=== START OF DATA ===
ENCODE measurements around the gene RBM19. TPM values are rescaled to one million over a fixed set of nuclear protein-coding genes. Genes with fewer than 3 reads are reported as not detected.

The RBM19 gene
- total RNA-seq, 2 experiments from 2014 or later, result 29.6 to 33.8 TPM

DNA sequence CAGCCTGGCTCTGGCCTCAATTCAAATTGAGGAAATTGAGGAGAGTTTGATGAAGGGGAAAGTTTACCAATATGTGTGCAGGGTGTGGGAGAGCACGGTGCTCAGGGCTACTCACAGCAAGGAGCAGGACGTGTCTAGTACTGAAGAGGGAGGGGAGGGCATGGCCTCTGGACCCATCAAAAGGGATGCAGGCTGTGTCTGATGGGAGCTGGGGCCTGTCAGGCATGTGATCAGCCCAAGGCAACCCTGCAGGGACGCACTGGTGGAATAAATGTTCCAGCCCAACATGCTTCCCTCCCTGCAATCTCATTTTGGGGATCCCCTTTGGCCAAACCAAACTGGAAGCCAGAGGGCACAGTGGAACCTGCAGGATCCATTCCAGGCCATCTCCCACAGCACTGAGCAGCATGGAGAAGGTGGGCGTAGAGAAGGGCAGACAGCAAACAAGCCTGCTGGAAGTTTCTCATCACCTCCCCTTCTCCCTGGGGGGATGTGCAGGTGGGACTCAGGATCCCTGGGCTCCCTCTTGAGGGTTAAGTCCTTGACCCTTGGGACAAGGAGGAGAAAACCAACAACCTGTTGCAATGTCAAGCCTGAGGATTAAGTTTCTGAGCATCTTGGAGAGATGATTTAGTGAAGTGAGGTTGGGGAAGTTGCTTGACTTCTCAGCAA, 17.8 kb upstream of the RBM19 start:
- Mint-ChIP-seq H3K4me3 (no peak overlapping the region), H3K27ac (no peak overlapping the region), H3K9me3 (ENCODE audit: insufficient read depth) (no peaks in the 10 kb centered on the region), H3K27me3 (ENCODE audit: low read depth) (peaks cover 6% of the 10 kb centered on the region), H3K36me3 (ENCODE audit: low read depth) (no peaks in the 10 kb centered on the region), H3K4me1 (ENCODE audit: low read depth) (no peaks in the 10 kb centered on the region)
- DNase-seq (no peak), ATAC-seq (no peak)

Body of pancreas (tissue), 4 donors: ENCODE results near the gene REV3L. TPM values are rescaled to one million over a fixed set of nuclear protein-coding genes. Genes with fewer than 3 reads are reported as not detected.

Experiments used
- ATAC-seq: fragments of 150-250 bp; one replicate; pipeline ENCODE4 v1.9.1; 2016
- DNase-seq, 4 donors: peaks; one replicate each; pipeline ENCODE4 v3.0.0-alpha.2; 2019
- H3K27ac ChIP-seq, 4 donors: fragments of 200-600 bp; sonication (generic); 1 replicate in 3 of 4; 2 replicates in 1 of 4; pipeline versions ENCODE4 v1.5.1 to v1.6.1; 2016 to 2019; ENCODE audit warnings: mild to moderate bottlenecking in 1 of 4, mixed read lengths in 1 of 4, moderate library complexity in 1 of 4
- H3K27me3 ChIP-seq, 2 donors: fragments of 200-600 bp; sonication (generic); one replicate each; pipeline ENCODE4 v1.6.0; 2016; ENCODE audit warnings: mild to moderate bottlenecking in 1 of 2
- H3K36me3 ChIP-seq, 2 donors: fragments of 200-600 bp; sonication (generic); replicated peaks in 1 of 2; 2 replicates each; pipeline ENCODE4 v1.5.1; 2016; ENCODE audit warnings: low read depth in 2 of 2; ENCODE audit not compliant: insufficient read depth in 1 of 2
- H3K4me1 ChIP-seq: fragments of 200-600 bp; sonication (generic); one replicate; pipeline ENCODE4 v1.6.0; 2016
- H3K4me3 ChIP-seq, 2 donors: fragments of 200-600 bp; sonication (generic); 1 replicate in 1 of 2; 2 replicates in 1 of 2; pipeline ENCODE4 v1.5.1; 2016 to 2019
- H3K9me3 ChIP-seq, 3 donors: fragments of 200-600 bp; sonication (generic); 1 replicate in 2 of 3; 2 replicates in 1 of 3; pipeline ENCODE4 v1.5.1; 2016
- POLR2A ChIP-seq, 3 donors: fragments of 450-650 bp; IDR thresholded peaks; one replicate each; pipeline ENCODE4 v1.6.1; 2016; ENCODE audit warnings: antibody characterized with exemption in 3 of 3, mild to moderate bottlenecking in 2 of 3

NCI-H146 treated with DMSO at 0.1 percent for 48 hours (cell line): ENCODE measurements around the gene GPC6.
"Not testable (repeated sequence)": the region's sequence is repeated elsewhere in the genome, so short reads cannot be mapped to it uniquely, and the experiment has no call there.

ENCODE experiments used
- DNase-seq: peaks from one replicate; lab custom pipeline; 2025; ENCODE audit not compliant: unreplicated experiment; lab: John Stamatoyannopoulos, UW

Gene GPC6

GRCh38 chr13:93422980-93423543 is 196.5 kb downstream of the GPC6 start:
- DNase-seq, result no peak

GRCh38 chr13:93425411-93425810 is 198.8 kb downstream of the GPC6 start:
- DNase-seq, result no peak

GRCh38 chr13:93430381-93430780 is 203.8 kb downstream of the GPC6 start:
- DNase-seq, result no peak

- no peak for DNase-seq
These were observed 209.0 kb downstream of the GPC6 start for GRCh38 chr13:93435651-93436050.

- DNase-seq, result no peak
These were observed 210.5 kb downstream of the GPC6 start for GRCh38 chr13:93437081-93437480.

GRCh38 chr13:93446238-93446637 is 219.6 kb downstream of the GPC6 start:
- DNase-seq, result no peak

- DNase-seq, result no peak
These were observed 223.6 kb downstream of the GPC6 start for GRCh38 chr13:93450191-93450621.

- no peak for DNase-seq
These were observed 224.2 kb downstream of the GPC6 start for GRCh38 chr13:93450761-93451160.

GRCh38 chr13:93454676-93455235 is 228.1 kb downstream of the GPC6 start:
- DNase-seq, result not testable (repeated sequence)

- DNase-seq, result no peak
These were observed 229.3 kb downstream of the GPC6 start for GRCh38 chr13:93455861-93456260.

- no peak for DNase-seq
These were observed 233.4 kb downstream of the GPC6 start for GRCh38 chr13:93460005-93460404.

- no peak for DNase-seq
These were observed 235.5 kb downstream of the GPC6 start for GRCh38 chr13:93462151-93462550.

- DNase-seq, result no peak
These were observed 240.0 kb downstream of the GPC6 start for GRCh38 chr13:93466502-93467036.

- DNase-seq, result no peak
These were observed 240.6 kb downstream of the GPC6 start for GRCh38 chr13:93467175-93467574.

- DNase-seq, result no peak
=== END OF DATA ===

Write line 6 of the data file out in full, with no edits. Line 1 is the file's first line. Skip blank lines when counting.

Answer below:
- DNase-seq (no peak), ATAC-seq (no peak)